Sunderland cannot afford to be relegated this season, warns Jonathan Wilson - which may explain the club's risky decision to replace Martin O'Neill with the controversial Italian.
Sunderland's shock tactics in taking risk on Paolo di Canio
In Niall Quinn's brief stint as Sunderland manager in 2006, he said that the club was blighted by "gremlins", the ghosts of failures past and the culture of underachievement. When he appointed Roy Keane as his own successor, at least part of the logic was to scare those gremlins away.
Briefly it worked: promotion was gained and, although Sunderland have been through three managers since Keane, they are one season off their longest stint in the top flight since first being relegated in 1958.
The problem is that the gremlins have returned. Having decided Martin O'Neill wasn't the man to shoo them away, Sunderland's owner Ellis Short turned to the scariest available option: Paolo di Canio.
This is an almighty gamble. Two weeks ago, Sunderland announced an annual loss of £27m. With a new TV deal kicking in at the end of this year, relegation would effectively deny them between £40m and £50m in broadcasting revenue alone; they simply cannot afford to go down.
That is why O'Neill, who admitted a lack of "real true ability" in the squad despite spending £22m on Stephen Fletcher and Adam Johnson last summer, went; less clear is why Di Canio has been appointed. His record at Swindon was impressive but his time there before flouncing out was so fraught his chief executive described his style as "management by hand grenade". The theory is presumably that players need to be shocked into life.
And then there is the matter of Di Canio's political beliefs. The widespread belief in Britain is that he positions himself on the far right but the situation seems rather less clear than that and the resignation of the former foreign secretary David Miliband as Sunderland's vice-chairman over the issue - seemingly without having consulted the Italian - is just another piece of expediency from a man at the forefront of a political class that has always valued image over substance. He had already announced he is retiring as an MP to move to New York.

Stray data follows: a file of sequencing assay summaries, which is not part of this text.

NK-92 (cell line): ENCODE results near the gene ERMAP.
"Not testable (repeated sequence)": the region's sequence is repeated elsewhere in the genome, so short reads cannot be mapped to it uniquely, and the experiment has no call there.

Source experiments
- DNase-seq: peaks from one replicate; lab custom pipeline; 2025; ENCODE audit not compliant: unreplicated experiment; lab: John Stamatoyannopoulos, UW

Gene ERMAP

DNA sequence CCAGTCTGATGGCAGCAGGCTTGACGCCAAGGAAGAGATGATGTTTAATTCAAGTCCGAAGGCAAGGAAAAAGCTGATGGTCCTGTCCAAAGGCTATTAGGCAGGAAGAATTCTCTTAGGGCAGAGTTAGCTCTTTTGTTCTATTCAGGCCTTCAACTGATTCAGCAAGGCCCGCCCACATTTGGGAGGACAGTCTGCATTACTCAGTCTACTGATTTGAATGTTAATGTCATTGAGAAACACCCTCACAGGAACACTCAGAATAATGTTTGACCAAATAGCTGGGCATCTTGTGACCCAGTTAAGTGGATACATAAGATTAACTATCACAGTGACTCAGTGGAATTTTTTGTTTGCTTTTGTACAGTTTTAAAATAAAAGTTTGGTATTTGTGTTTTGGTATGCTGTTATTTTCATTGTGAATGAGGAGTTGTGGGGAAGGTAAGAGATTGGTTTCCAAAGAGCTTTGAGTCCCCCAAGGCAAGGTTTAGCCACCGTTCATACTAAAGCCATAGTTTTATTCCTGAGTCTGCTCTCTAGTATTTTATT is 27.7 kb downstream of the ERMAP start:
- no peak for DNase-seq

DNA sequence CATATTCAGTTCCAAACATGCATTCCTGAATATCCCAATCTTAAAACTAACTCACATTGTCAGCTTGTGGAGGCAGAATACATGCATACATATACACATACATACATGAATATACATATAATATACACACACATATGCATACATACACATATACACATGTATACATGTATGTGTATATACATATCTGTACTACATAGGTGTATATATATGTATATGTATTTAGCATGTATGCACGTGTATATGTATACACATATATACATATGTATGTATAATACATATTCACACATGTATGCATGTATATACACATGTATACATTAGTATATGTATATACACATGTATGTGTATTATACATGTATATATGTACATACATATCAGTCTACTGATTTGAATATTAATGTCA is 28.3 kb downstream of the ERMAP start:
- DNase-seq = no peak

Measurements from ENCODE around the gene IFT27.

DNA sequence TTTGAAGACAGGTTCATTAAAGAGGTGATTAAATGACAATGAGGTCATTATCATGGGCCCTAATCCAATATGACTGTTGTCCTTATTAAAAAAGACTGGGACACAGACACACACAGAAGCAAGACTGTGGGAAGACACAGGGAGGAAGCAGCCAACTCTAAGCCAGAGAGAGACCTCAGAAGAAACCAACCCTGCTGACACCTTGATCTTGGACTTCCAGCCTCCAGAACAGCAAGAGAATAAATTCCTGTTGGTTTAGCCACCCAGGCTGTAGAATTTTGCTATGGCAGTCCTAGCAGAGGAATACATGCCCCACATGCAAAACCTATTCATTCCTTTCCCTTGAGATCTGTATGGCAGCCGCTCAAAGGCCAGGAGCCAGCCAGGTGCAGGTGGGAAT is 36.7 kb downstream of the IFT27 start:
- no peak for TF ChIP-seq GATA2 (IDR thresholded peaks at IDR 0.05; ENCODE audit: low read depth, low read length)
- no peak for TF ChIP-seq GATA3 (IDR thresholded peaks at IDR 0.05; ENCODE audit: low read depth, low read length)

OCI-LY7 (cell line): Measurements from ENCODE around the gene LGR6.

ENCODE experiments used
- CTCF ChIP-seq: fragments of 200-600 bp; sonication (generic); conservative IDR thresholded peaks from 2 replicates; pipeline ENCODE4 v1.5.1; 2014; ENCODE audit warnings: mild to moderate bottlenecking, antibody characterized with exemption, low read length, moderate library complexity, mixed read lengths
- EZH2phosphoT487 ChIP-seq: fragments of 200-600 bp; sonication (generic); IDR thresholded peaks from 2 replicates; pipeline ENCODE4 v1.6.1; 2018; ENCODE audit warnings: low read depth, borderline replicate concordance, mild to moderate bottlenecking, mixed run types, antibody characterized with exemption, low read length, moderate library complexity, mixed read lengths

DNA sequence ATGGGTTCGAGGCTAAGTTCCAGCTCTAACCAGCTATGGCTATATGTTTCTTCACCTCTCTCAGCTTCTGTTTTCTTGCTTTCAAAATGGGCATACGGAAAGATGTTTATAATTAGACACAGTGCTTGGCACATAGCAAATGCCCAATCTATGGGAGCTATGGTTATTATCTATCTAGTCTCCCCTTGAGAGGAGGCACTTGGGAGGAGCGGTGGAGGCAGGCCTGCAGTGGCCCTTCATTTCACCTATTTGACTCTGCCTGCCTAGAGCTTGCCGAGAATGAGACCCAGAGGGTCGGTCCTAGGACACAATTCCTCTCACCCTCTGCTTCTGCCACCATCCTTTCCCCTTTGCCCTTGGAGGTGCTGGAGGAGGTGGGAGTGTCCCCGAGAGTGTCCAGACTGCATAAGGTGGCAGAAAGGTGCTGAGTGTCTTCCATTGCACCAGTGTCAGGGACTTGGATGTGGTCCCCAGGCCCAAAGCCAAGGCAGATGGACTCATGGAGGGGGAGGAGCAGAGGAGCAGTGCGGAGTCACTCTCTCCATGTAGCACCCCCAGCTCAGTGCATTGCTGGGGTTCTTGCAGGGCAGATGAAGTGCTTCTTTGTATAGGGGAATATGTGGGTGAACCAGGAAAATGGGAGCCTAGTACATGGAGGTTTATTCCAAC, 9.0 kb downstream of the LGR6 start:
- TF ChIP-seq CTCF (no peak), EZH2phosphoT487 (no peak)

Still, it would be useful if Di Canio clarified what he meant when, in 2005, he pronounced himself "a fascist not a racist". The journalist Gabriele Marcotti, who ghosted Di Canio's autobiography, has pointed out that the often-cited sentence from that book in which Di Canio describes Benito Mussolini s "misunderstood" is part of a passage condemning him.
Marcotti is cautious but suggests what Di Canio warmed to in Italian fascism was its pre-1933 guise when it meant "order, security, unions, national pride, universal pensions, government mortgages".
Whatever the truth of Di Canio's views, Miliband's actions show the awkward situation in which Sunderland now find themselves. They are perceived to have a fascist as a manager and that can only have a negative impact on a public image that is far from robust to start with.
Sunderland seem to have spent most of the past decade shunning publicity - refusing, for instance, to allow Asamoah Gyan to be interview by France Football when he was longlisted for the Ballon d'or - and with little positive image to sustain them, they may find the vacuum filled by negativity.
What matters most to the majority of fans - and to Short - though is whether Sunderland stay up. An away game at Chelsea isn't the ideal place to start but a derby away to Newcastle United the following week offers Di Canio the chance for instant glory.
No side that has sacked its manager in March in the Premier League has ever previous survived but the thinking seems to have been than anything was better than the slow sink into the Championship that seemed to be going on.